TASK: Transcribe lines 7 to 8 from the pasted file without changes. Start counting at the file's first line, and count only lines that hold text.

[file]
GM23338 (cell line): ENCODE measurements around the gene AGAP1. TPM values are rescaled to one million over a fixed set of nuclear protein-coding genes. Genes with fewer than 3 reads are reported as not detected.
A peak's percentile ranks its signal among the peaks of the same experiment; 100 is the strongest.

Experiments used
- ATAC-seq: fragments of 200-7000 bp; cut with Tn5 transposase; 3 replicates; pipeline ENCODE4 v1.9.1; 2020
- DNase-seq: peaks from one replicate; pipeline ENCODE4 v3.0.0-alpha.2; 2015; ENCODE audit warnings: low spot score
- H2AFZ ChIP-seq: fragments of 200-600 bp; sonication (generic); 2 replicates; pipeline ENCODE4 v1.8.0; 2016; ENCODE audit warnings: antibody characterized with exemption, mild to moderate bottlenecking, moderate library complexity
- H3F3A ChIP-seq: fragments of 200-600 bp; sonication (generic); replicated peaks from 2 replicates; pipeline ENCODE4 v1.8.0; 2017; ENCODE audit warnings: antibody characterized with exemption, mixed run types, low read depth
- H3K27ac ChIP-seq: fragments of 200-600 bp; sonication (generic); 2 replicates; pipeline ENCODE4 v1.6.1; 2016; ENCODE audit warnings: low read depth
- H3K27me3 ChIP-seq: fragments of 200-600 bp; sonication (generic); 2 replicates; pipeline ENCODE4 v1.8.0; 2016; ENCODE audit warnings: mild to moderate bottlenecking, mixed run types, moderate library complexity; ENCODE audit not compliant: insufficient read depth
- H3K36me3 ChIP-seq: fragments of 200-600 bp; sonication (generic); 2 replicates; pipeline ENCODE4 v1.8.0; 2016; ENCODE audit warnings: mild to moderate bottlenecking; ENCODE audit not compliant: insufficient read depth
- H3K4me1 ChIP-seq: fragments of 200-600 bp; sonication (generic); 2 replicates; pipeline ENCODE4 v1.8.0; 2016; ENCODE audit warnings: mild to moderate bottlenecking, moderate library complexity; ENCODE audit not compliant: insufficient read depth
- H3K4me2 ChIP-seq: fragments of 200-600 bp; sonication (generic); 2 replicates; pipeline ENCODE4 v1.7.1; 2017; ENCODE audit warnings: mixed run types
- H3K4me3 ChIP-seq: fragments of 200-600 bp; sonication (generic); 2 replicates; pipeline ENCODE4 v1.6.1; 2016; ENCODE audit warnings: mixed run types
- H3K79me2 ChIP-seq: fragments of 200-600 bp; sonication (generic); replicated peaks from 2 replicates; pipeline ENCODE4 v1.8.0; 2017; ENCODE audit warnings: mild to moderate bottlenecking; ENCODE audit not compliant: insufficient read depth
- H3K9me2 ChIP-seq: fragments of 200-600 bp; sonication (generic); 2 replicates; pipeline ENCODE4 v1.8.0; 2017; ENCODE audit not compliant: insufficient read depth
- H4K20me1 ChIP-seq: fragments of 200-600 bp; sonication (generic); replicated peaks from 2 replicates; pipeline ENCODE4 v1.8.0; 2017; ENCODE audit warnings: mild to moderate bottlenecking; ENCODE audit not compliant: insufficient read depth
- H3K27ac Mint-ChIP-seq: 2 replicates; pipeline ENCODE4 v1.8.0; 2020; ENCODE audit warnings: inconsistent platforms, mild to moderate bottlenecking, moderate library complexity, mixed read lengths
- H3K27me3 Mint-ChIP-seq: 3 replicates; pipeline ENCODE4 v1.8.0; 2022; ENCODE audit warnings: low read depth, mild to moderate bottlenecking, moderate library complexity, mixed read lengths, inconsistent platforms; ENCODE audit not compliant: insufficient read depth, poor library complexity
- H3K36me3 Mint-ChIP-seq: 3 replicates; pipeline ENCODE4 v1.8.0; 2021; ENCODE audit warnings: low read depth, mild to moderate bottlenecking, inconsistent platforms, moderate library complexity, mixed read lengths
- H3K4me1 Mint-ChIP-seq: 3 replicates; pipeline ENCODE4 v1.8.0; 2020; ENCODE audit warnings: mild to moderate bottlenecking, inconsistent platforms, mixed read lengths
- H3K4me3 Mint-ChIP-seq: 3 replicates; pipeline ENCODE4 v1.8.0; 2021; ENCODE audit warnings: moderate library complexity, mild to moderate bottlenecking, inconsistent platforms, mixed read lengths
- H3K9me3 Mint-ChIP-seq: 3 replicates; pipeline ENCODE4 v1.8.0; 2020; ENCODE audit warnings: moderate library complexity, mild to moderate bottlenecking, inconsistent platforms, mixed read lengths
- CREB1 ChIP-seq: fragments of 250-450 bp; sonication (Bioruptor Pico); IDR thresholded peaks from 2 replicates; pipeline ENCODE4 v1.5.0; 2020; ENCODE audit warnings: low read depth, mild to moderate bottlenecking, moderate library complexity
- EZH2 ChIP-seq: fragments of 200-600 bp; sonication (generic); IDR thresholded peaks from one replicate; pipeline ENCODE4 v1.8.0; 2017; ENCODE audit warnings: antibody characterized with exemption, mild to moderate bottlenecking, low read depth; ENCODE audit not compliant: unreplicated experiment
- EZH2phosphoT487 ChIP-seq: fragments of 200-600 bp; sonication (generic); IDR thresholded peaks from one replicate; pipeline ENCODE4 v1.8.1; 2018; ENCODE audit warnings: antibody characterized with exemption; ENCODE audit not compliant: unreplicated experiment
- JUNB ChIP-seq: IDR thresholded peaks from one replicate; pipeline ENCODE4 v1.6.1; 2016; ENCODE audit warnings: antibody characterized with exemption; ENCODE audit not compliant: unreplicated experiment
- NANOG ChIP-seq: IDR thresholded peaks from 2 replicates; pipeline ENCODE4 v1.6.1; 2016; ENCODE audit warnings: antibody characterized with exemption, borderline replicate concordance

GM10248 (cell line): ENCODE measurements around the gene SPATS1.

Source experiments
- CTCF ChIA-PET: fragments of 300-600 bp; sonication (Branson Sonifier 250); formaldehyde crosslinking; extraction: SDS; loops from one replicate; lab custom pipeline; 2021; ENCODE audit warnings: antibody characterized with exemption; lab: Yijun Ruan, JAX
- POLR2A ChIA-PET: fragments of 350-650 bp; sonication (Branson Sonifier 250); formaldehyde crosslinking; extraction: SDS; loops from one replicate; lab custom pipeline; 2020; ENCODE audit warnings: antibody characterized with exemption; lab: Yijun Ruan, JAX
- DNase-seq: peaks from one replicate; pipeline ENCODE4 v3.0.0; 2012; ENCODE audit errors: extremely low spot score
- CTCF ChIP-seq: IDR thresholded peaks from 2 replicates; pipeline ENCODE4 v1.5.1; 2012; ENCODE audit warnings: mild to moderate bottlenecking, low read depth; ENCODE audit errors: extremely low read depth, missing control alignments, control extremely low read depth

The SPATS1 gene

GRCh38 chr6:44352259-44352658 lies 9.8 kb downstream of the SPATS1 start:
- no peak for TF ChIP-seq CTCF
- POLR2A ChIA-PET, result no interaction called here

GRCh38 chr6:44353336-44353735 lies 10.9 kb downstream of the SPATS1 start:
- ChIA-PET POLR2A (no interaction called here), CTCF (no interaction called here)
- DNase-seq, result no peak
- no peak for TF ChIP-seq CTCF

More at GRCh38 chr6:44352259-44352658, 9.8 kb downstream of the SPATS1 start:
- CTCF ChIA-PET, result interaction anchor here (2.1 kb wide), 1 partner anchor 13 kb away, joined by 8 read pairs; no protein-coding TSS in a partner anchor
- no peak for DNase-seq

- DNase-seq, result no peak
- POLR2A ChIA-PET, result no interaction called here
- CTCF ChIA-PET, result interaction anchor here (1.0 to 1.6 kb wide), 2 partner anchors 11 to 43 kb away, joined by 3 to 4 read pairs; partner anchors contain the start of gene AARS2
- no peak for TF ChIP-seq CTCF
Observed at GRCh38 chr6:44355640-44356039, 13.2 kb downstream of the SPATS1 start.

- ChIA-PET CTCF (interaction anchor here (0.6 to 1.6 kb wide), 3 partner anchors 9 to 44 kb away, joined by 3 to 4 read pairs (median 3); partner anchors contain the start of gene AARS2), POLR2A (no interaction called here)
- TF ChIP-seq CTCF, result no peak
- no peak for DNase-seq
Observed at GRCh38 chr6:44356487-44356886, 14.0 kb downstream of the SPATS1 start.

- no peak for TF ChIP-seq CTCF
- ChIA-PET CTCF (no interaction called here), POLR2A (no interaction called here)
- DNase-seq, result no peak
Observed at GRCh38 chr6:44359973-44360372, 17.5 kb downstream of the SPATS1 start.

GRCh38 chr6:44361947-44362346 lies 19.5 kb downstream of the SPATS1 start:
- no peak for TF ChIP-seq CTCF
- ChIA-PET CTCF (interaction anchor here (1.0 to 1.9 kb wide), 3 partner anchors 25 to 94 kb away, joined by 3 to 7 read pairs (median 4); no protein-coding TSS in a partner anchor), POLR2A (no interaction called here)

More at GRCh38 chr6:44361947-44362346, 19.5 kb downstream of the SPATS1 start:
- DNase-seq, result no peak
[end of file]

- H3F3A ChIP-seq: fragments of 200-600 bp; sonication (generic); replicated peaks from 2 replicates; pipeline ENCODE4 v1.8.0; 2017; ENCODE audit warnings: antibody characterized with exemption, mixed run types, low read depth
- H3K27ac ChIP-seq: fragments of 200-600 bp; sonication (generic); 2 replicates; pipeline ENCODE4 v1.6.1; 2016; ENCODE audit warnings: low read depth